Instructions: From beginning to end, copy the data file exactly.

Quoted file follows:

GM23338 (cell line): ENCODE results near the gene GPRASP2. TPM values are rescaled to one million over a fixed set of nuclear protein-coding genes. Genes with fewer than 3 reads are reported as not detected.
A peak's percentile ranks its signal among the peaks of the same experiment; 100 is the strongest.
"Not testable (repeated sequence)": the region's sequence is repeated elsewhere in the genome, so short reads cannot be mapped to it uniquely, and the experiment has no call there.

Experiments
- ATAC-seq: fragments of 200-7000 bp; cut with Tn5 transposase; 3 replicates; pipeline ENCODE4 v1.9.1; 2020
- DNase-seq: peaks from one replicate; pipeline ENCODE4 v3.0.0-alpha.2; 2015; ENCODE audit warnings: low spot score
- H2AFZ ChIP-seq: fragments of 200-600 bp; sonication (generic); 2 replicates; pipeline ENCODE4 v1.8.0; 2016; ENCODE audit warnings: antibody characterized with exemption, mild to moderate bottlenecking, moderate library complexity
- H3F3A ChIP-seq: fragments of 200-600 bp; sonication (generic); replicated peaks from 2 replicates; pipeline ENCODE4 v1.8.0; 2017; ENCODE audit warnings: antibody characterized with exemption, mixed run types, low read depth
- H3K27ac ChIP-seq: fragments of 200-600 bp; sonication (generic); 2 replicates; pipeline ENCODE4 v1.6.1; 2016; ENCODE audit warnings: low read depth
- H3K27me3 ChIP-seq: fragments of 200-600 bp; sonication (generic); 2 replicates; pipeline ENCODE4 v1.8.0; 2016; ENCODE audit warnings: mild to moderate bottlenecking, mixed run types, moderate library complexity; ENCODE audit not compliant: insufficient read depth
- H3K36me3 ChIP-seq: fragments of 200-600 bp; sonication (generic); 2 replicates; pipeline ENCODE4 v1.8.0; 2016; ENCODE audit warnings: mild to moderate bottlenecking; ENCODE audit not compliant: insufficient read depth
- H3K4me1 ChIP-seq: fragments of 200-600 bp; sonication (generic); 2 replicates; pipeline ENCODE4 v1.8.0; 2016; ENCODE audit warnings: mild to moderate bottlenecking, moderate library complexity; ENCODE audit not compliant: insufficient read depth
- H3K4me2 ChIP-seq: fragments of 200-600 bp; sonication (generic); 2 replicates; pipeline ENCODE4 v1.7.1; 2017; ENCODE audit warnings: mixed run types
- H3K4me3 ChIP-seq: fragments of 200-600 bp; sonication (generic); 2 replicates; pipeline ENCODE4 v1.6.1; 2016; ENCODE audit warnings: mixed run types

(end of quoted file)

GM23338 (cell line): ENCODE results near the gene GPRASP2. TPM values are rescaled to one million over a fixed set of nuclear protein-coding genes. Genes with fewer than 3 reads are reported as not detected.
A peak's percentile ranks its signal among the peaks of the same experiment; 100 is the strongest.
"Not testable (repeated sequence)": the region's sequence is repeated elsewhere in the genome, so short reads cannot be mapped to it uniquely, and the experiment has no call there.

Experiments
- ATAC-seq: fragments of 200-7000 bp; cut with Tn5 transposase; 3 replicates; pipeline ENCODE4 v1.9.1; 2020
- DNase-seq: peaks from one replicate; pipeline ENCODE4 v3.0.0-alpha.2; 2015; ENCODE audit warnings: low spot score
- H2AFZ ChIP-seq: fragments of 200-600 bp; sonication (generic); 2 replicates; pipeline ENCODE4 v1.8.0; 2016; ENCODE audit warnings: antibody characterized with exemption, mild to moderate bottlenecking, moderate library complexity
- H3F3A ChIP-seq: fragments of 200-600 bp; sonication (generic); replicated peaks from 2 replicates; pipeline ENCODE4 v1.8.0; 2017; ENCODE audit warnings: antibody characterized with exemption, mixed run types, low read depth
- H3K27ac ChIP-seq: fragments of 200-600 bp; sonication (generic); 2 replicates; pipeline ENCODE4 v1.6.1; 2016; ENCODE audit warnings: low read depth
- H3K27me3 ChIP-seq: fragments of 200-600 bp; sonication (generic); 2 replicates; pipeline ENCODE4 v1.8.0; 2016; ENCODE audit warnings: mild to moderate bottlenecking, mixed run types, moderate library complexity; ENCODE audit not compliant: insufficient read depth
- H3K36me3 ChIP-seq: fragments of 200-600 bp; sonication (generic); 2 replicates; pipeline ENCODE4 v1.8.0; 2016; ENCODE audit warnings: mild to moderate bottlenecking; ENCODE audit not compliant: insufficient read depth
- H3K4me1 ChIP-seq: fragments of 200-600 bp; sonication (generic); 2 replicates; pipeline ENCODE4 v1.8.0; 2016; ENCODE audit warnings: mild to moderate bottlenecking, moderate library complexity; ENCODE audit not compliant: insufficient read depth
- H3K4me2 ChIP-seq: fragments of 200-600 bp; sonication (generic); 2 replicates; pipeline ENCODE4 v1.7.1; 2017; ENCODE audit warnings: mixed run types
- H3K4me3 ChIP-seq: fragments of 200-600 bp; sonication (generic); 2 replicates; pipeline ENCODE4 v1.6.1; 2016; ENCODE audit warnings: mixed run types